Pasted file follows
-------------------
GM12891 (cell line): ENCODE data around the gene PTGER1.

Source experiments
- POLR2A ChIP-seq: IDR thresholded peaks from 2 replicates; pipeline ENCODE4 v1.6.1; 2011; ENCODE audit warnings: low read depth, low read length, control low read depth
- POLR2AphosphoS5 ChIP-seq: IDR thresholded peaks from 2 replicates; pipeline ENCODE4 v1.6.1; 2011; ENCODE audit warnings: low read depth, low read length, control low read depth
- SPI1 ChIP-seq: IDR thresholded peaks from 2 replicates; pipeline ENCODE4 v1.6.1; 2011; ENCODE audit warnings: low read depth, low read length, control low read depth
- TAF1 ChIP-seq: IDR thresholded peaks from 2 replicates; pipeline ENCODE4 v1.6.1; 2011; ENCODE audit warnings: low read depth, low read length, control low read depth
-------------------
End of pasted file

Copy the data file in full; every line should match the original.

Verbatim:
GM12891 (cell line): ENCODE data around the gene PTGER1.

Source experiments
- POLR2A ChIP-seq: IDR thresholded peaks from 2 replicates; pipeline ENCODE4 v1.6.1; 2011; ENCODE audit warnings: low read depth, low read length, control low read depth
- POLR2AphosphoS5 ChIP-seq: IDR thresholded peaks from 2 replicates; pipeline ENCODE4 v1.6.1; 2011; ENCODE audit warnings: low read depth, low read length, control low read depth
- SPI1 ChIP-seq: IDR thresholded peaks from 2 replicates; pipeline ENCODE4 v1.6.1; 2011; ENCODE audit warnings: low read depth, low read length, control low read depth
- TAF1 ChIP-seq: IDR thresholded peaks from 2 replicates; pipeline ENCODE4 v1.6.1; 2011; ENCODE audit warnings: low read depth, low read length, control low read depth